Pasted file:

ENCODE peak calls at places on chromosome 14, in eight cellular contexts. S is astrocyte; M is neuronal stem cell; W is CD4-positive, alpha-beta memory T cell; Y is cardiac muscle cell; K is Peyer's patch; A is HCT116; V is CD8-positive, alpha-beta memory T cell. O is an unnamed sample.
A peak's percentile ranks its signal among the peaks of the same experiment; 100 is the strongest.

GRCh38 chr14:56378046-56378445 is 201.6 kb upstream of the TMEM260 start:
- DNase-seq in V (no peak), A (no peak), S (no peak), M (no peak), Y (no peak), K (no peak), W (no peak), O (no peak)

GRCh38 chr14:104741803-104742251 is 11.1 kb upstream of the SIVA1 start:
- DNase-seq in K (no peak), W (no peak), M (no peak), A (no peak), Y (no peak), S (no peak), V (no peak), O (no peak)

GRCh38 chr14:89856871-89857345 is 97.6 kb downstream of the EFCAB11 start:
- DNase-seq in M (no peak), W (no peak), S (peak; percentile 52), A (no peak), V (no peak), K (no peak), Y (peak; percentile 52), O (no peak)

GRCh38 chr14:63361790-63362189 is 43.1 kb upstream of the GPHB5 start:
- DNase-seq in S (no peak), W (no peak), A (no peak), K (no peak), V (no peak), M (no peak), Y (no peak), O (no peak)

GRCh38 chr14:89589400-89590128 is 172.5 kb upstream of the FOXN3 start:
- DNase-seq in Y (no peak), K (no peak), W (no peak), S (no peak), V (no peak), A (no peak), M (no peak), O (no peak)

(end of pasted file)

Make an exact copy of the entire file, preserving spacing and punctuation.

ENCODE peak calls at places on chromosome 14, in eight cellular contexts. S is astrocyte; M is neuronal stem cell; W is CD4-positive, alpha-beta memory T cell; Y is cardiac muscle cell; K is Peyer's patch; A is HCT116; V is CD8-positive, alpha-beta memory T cell. O is an unnamed sample.
A peak's percentile ranks its signal among the peaks of the same experiment; 100 is the strongest.

GRCh38 chr14:56378046-56378445 is 201.6 kb upstream of the TMEM260 start:
- DNase-seq in V (no peak), A (no peak), S (no peak), M (no peak), Y (no peak), K (no peak), W (no peak), O (no peak)

GRCh38 chr14:104741803-104742251 is 11.1 kb upstream of the SIVA1 start:
- DNase-seq in K (no peak), W (no peak), M (no peak), A (no peak), Y (no peak), S (no peak), V (no peak), O (no peak)

GRCh38 chr14:89856871-89857345 is 97.6 kb downstream of the EFCAB11 start:
- DNase-seq in M (no peak), W (no peak), S (peak; percentile 52), A (no peak), V (no peak), K (no peak), Y (peak; percentile 52), O (no peak)

GRCh38 chr14:63361790-63362189 is 43.1 kb upstream of the GPHB5 start:
- DNase-seq in S (no peak), W (no peak), A (no peak), K (no peak), V (no peak), M (no peak), Y (no peak), O (no peak)

GRCh38 chr14:89589400-89590128 is 172.5 kb upstream of the FOXN3 start:
- DNase-seq in Y (no peak), K (no peak), W (no peak), S (no peak), V (no peak), A (no peak), M (no peak), O (no peak)